Animal Science Department

 

Date of this Version

Summer 6-20-2011

Comments

A Dissertation Presented to the Faculty of The Graduate College at the University of Nebraska In Partial Fulfillment of Requirements For the Degree of Doctor of Philosophy, Major: Animal Science, Under the Supervision of Professors Galen E. Erickson and Rick N. Funston. Lincoln, Nebraska: August, 2011

Copyright 2011 William A. Griffin

Abstract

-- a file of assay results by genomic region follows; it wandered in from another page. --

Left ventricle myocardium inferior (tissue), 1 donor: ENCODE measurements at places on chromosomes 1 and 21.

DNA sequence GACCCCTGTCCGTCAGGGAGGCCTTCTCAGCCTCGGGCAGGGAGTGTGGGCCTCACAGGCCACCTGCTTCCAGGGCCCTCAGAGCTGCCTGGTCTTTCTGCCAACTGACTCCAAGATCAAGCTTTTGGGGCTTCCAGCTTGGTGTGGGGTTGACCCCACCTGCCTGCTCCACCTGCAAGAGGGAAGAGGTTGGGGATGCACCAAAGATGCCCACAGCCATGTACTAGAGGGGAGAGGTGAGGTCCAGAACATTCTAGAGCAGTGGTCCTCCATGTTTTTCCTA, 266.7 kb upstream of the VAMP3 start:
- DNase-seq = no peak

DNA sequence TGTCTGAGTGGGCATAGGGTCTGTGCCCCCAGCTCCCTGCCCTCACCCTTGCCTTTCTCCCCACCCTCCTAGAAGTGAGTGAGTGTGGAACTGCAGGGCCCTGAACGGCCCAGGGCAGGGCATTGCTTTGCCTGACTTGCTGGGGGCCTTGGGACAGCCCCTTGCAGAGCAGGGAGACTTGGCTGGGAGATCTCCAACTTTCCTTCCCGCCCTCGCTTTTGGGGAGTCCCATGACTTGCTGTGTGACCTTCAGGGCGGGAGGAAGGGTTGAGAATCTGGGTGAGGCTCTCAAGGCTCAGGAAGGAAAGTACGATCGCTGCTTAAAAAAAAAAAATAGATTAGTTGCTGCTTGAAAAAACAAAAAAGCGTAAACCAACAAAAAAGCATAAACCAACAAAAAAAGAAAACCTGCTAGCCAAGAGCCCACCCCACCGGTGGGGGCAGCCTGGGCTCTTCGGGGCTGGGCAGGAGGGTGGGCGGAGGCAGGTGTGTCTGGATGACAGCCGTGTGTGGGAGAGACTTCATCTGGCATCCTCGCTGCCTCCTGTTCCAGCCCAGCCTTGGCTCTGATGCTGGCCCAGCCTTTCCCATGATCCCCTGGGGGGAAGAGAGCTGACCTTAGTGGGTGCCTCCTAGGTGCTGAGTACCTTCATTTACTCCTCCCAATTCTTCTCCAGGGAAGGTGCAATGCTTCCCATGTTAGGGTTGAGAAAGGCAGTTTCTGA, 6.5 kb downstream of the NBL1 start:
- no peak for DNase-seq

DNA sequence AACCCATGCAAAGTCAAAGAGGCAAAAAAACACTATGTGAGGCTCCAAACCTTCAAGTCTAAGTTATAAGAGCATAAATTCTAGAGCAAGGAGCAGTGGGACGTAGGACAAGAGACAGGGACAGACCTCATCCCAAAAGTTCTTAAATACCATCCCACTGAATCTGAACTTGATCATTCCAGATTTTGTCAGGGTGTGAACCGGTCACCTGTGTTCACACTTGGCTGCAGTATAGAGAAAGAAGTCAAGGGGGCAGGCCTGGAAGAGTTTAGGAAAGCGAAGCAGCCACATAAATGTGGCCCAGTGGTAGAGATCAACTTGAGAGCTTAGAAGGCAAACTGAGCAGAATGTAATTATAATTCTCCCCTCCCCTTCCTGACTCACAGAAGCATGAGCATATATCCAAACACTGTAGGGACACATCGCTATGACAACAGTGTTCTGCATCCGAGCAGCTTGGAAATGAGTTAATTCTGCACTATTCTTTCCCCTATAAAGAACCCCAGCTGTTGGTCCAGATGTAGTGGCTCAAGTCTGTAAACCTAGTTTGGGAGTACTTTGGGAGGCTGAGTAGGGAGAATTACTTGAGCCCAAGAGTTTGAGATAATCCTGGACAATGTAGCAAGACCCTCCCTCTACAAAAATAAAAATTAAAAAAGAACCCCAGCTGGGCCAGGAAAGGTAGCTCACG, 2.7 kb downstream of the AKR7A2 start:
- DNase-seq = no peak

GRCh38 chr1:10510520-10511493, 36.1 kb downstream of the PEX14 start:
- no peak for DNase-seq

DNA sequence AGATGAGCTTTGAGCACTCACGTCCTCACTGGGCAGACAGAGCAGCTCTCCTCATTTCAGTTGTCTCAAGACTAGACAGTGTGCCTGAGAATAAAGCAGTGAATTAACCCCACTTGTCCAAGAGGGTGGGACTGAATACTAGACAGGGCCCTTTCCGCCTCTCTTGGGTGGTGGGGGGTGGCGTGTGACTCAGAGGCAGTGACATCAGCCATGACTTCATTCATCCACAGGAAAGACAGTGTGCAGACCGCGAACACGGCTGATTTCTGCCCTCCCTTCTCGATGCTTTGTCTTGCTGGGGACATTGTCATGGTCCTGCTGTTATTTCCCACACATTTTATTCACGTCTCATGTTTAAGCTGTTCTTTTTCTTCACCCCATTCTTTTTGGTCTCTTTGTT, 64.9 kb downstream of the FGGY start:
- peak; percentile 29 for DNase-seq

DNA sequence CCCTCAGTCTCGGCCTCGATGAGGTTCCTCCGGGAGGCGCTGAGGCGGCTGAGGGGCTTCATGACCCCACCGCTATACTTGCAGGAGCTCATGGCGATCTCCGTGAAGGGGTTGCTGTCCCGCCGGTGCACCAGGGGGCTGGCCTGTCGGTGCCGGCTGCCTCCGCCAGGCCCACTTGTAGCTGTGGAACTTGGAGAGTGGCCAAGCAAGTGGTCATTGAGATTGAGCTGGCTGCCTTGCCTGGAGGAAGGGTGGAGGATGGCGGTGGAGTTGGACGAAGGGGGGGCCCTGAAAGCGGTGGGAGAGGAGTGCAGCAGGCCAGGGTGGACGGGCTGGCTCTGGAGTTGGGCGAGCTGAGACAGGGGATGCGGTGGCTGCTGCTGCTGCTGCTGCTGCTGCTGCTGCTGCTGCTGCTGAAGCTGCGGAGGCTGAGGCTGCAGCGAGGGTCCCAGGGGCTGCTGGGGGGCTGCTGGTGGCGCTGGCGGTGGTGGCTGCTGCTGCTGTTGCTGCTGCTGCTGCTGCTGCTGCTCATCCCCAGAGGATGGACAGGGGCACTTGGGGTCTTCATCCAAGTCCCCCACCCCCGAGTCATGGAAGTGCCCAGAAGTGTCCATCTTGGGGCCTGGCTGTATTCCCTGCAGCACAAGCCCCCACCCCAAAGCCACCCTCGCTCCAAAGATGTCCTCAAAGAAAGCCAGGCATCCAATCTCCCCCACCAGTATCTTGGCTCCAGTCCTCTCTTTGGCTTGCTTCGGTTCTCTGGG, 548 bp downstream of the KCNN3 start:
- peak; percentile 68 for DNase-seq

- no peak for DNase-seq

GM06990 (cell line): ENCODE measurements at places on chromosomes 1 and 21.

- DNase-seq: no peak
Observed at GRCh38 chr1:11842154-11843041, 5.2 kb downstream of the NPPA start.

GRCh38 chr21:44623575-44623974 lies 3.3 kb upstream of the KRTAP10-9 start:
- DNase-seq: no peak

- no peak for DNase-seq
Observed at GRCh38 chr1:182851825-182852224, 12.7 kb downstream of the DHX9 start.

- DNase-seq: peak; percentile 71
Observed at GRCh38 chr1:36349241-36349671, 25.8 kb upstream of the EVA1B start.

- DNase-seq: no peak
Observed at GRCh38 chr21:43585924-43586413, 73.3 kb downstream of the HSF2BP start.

Three experiments were conducted to determine the effect of calving season and cow wintering systems on cow and calf performance and economics from conception to slaughter, the effect of supplementing steers dried distillers grains while grazing cool season dominated meadow, and a meta-analysis was conducted to determine the effect supplementing dried distillers grains to cattle in forage based growing systems. In the first experiment, cows were bred to calve in spring, summer or fall. Calves from each system were managed as calf-feds or yearlings and followed through finishing. Altering calving season impacted cow BW and BCS but did not affect re-breeding performance or the percent of cows to calve. However, fall calving cows produced fewer weaned calves compared to spring and summer calving cows. In addition, there was a significant effect of calving season on calf finishing performance and economics. Wintering system did not affect performance or profitability of cow systems. The second study evaluated dried distillers grain supplementation to steers grazing cool season meadow. Results from this study suggest that lower levels of DDGS supplementation (0.6% BW) do not effect summer ADG or ending BW. However, when supplementation was increased (1.2% BW) ADG and ending BW were increased. In addition, supplementing dried distillers grains to calves grazing cool season meadow did not affect subsequent feedlot performance but BW at harvest was greater for steers supplemented dried distillers grains. The third study, evaluated dried distillers grains supplementation to cattle in forage based growing systems across multiple studies. Results from this study indicate that cattle supplemented dried distillers grains have greater gains during summer grazing. In addition, increasing the level of dried distillers grains supplementation results in a quadratic increase in ADG and ending BW. Supplementing dried distillers grains resulted in increased overall intake but decreased forage intake with increasing level of dried distillers grains.

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